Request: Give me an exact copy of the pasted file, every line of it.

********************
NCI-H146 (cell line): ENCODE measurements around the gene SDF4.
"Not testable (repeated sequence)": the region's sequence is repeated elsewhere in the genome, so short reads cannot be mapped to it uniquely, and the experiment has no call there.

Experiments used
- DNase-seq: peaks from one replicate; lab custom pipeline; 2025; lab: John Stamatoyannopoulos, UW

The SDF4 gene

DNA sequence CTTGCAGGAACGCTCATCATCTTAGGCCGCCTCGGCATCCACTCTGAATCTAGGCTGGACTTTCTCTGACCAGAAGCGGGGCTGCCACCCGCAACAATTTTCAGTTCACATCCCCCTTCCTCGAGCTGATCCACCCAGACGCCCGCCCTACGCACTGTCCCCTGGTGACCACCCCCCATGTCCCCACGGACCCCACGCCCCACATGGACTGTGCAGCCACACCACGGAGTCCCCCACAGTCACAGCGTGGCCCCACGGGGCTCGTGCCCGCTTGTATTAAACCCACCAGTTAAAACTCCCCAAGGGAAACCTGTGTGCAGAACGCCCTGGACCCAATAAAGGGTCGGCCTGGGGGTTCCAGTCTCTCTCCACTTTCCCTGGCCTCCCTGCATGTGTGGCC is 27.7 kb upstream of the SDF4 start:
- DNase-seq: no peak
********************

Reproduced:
NCI-H146 (cell line): ENCODE measurements around the gene SDF4.
"Not testable (repeated sequence)": the region's sequence is repeated elsewhere in the genome, so short reads cannot be mapped to it uniquely, and the experiment has no call there.

Experiments used
- DNase-seq: peaks from one replicate; lab custom pipeline; 2025; lab: John Stamatoyannopoulos, UW

The SDF4 gene

DNA sequence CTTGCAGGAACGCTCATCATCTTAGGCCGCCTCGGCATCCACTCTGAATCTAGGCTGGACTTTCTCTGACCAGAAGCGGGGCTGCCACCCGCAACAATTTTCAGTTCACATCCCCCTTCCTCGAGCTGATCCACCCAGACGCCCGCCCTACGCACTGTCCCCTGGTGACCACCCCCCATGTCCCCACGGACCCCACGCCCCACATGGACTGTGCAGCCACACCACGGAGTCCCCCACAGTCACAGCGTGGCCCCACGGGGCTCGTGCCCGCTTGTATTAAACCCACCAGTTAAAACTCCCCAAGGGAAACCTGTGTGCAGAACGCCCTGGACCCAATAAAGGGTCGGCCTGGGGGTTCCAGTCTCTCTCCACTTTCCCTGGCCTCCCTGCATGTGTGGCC is 27.7 kb upstream of the SDF4 start:
- DNase-seq: no peak